# linear stability analysis of basic Solow model

I'm currently reading Romer's advanced macroeconomics, and encounter a question of linear stability of the model at the steady state.

We have the key equation $$k'(t)=sf(k(t))-(n+g+\delta)k(t)$$, where $$k$$ is capital per effective labour, $$n,g,\delta$$ each represents constant growth rate of labour, knowledge and depreciation rate of capital, respectively.

Use linear stability analysis, steady state is where $$k'(t)$$ is zero, denoted by $$\bar k$$. We can check the nature of the steady state by using $$sf'(\bar k)-(n+g+\delta)$$. We want to prove that the sign of it is negative.

We know $$f'(k) >0$$ and $$f''(k)<0$$, also other assumptions of $$f$$ given in the Solow model. Is it possible to prove it mathematically?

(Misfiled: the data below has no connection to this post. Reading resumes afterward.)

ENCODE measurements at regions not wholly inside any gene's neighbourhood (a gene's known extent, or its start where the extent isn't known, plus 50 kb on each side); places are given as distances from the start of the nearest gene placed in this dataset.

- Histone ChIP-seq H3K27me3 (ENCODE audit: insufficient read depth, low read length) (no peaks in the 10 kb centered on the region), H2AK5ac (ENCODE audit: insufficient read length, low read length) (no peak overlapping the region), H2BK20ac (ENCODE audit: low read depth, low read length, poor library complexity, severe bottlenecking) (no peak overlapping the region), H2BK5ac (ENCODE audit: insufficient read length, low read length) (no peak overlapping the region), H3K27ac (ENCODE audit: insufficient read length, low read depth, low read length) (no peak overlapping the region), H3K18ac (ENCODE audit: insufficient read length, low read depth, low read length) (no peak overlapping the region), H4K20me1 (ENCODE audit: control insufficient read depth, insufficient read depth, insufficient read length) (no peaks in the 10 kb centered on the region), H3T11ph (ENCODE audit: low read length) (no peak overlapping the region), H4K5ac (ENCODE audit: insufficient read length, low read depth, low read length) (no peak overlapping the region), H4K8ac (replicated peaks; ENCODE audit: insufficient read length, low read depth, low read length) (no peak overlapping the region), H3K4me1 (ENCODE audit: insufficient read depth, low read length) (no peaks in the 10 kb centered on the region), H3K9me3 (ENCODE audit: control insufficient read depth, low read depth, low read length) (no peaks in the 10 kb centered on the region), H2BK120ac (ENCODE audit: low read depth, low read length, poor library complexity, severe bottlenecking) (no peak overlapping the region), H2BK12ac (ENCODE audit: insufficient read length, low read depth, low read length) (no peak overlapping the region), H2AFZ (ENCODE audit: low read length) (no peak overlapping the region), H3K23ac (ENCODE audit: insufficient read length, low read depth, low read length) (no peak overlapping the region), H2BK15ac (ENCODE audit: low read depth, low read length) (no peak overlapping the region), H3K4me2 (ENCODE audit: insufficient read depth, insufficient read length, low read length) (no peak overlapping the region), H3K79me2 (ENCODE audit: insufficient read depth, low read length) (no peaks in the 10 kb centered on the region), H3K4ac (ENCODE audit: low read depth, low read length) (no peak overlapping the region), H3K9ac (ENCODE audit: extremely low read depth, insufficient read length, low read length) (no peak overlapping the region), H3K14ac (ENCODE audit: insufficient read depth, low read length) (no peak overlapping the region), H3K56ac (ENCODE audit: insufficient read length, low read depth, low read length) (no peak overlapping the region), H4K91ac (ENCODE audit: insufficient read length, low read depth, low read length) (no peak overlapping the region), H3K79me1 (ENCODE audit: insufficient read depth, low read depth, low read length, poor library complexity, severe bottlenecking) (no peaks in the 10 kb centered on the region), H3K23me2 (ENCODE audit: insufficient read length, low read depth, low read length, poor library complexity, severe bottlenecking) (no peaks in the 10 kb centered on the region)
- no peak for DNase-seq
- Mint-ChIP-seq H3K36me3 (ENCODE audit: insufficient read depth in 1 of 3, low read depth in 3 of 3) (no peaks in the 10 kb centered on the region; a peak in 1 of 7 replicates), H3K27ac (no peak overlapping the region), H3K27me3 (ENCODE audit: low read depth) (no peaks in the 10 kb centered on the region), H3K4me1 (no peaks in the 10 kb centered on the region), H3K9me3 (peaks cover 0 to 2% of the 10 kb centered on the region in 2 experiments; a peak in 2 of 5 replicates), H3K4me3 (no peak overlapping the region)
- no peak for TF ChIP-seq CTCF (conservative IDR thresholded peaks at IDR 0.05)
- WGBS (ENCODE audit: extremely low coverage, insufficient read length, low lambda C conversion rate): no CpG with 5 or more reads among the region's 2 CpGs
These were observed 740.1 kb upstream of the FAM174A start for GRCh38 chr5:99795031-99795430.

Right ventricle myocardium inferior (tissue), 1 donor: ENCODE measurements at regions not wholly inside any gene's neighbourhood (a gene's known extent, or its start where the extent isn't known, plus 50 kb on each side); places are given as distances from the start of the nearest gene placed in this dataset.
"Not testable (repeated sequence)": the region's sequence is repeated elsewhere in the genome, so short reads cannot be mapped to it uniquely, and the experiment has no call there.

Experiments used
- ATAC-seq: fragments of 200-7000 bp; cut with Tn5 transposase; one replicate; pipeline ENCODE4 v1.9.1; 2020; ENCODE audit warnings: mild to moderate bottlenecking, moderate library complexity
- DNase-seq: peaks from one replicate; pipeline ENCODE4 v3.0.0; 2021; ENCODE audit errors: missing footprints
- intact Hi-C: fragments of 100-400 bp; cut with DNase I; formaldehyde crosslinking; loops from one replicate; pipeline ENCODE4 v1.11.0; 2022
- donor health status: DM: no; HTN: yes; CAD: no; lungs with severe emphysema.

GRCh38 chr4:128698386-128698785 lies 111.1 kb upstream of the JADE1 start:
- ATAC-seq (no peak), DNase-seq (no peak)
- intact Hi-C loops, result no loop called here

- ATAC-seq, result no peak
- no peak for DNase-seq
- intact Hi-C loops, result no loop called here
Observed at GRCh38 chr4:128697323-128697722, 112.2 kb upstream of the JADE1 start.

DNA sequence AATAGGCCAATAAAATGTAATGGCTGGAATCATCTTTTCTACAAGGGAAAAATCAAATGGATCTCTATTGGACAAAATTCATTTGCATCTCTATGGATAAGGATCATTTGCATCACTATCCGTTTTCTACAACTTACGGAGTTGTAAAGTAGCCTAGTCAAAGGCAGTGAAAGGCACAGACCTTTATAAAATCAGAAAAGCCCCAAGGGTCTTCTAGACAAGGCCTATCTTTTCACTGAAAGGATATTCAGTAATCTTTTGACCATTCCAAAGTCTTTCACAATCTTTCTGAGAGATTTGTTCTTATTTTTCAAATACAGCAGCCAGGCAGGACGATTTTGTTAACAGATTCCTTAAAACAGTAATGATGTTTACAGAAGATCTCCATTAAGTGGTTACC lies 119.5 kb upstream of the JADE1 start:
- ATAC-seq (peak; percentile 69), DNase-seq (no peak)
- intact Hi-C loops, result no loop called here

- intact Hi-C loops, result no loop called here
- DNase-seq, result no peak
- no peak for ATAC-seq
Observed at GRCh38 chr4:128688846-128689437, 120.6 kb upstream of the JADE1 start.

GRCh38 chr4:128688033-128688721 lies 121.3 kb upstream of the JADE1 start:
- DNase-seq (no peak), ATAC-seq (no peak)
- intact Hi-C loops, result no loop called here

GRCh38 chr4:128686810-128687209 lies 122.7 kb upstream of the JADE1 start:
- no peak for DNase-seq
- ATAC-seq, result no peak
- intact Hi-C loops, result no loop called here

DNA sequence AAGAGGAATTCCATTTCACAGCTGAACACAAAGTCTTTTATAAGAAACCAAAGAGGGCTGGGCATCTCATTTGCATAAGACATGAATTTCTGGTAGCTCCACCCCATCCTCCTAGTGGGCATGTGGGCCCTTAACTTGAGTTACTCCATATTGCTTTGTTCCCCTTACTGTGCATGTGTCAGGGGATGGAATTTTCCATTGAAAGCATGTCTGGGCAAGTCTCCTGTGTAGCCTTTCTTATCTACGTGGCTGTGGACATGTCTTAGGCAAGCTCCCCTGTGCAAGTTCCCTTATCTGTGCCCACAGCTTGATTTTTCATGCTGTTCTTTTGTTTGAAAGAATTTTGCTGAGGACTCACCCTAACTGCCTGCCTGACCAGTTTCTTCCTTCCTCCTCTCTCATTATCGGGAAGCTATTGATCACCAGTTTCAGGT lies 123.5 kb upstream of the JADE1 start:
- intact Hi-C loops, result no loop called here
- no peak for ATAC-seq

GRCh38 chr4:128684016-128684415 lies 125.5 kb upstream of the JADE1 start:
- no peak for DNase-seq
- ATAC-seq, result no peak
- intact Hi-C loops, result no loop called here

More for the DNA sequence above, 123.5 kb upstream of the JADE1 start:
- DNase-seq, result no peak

You outline the assumption that $$f$$ is strictly concave in $$k$$, so the average slope $$\frac{f(k) - f(0)}{k - 0}$$ is larger than $$f'(k)$$.
I will also use the frequently made assumption that $$f(0) = 0$$, though $$f(0) \geq 0$$ would be sufficient.
Taking these two together, we get $$f'(k) < \frac{f(k) - f(0)}{k - 0} = \frac{f(k)}{k}$$ or $$f'(k)k < f(k).$$ In the steady state $$sf( \bar k ) - (n+g+\delta) \bar k = 0.$$ Substituting in our inequality $$sf'( \bar k ) \bar k - (n+g+\delta) \bar k < 0.$$ if $$\bar k \neq 0$$, so we are not in the 'trivial' steady state, we can divide by $$\bar k$$ and we get $$sf'( \bar k ) - (n+g+\delta) < 0.$$
In the case of $$f(0) < 0$$ you would have a steady state where $$f(k)$$ intersects the line $$(n+g+\delta)k$$ from below, with a higher slope. This steady state would indeed be unstable. The same is true for $$\bar k = 0$$ when $$f(0) = 0$$.